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Feminizing chicks: a model for avian sex determination based on titration of Hint enzyme activity and the predicted structure of an Asw-Hint heterodimer.

Pace HC, Brenner C - Genome Biol. (2003)

Bottom Line: We consider whether positive cooperativity could explain how Hint heterodimerization with an inert enzyme might reduce specific activity by more than 50% and provide data sufficient to reject this model.Instead, we hypothesize that Asw carries a signal for mislocalization and/or proteolysis, and/or dominantly suppresses the remaining Hint active site to function as a dominant negative.Molecular modeling suggests that Asw and Hint can heterodimerize and that Gln 127, an Asw-specific alteration for Trp123, dominantly interferes with the Hint active site.

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Affiliation: Structural Biology and Bioinformatics Program, Kimmel Cancer Center, Philadelphia, PA 19107, USA.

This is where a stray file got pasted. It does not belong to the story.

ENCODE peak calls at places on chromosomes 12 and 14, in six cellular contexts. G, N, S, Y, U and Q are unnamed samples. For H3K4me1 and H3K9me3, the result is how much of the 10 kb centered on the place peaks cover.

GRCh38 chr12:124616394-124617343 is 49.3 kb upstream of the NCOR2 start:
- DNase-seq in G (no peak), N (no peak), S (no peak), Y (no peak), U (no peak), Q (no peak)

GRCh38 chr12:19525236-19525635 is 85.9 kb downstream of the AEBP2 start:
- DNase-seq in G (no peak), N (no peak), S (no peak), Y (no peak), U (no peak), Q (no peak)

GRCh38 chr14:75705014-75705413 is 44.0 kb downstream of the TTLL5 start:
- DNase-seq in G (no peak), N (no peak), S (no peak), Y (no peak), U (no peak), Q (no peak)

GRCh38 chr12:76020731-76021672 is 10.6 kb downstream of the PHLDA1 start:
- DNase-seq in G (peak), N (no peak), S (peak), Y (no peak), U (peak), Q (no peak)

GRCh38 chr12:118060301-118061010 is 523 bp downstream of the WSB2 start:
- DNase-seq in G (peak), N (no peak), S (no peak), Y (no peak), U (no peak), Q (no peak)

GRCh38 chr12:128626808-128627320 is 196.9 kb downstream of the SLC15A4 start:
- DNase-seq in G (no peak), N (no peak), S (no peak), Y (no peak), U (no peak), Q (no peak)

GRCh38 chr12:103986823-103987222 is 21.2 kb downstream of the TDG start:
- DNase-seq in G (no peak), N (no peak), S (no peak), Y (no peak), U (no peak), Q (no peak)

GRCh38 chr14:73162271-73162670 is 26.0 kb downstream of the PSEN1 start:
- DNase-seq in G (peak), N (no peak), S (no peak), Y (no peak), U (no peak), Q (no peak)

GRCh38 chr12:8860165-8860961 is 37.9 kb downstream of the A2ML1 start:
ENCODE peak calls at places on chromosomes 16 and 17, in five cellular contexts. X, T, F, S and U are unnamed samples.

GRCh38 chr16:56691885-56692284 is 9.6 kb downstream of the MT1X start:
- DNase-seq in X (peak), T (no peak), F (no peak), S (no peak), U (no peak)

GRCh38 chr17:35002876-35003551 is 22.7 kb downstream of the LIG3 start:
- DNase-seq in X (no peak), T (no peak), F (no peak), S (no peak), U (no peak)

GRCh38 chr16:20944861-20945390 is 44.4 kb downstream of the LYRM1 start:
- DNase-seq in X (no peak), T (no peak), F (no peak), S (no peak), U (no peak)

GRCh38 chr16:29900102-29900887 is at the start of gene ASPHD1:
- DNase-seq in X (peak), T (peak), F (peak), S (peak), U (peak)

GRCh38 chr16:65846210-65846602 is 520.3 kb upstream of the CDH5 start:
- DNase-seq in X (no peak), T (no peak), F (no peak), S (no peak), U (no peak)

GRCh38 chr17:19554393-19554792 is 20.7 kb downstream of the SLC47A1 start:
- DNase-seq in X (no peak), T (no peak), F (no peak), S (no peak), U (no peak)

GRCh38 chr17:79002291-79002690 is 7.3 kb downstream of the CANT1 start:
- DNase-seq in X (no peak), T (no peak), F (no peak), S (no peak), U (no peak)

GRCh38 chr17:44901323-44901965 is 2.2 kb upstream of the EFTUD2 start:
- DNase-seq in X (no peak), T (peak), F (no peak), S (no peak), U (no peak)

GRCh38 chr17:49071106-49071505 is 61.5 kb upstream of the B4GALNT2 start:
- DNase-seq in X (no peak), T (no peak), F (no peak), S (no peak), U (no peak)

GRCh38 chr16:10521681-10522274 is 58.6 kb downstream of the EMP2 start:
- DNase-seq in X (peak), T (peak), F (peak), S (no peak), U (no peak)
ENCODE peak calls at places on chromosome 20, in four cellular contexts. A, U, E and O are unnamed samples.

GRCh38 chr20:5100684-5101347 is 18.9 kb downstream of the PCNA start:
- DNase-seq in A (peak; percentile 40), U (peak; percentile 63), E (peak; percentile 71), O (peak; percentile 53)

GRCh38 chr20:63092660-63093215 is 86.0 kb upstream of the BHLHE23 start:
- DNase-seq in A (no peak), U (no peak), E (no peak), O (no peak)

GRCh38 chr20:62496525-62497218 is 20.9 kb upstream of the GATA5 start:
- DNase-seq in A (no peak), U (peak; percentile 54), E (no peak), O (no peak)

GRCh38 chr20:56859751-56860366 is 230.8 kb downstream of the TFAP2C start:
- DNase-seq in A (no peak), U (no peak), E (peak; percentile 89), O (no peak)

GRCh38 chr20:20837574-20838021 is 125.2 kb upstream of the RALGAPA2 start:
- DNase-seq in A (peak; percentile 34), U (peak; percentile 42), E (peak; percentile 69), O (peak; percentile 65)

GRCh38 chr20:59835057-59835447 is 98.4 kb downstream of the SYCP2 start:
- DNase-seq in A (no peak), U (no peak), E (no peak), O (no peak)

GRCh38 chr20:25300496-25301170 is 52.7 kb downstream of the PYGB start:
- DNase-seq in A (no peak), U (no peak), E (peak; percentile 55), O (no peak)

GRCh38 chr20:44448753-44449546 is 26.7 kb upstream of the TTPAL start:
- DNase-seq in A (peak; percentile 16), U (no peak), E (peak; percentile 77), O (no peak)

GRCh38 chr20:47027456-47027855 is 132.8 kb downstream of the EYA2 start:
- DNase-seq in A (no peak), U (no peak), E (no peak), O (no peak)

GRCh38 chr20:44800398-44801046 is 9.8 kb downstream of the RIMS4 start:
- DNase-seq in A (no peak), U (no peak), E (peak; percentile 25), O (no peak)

ABSTRACT

Background: In birds and some lizards, females are heterogametic with a ZW karyotype, while males are ZZ homogametes. The molecular basis for sexual differentiation in birds is unknown: arguments exist for doses of Z masculinizing chicks and for W information feminizing. ASW was identified as a tandemly repeated gene conserved on avian W chromosomes that is expressed in early female development and appears to be an inactive form of avian Z-encoded HINT. Hint is a dimeric enzyme that hydrolyzes AMP linked to lysine, whose enzyme activity is required for regulation of the Cdk7 homologous Kin28 kinase in yeast. Of 16 residues most conserved across all life forms for AMP interactions, 15 are sexually dimorphic in birds, that is, altered in the female-specific Asw protein. Genomic and expression data suggest that Asw may feminize chicks, dominantly interfering with Hint function by heterodimerization.

Results: We consider whether positive cooperativity could explain how Hint heterodimerization with an inert enzyme might reduce specific activity by more than 50% and provide data sufficient to reject this model. Instead, we hypothesize that Asw carries a signal for mislocalization and/or proteolysis, and/or dominantly suppresses the remaining Hint active site to function as a dominant negative.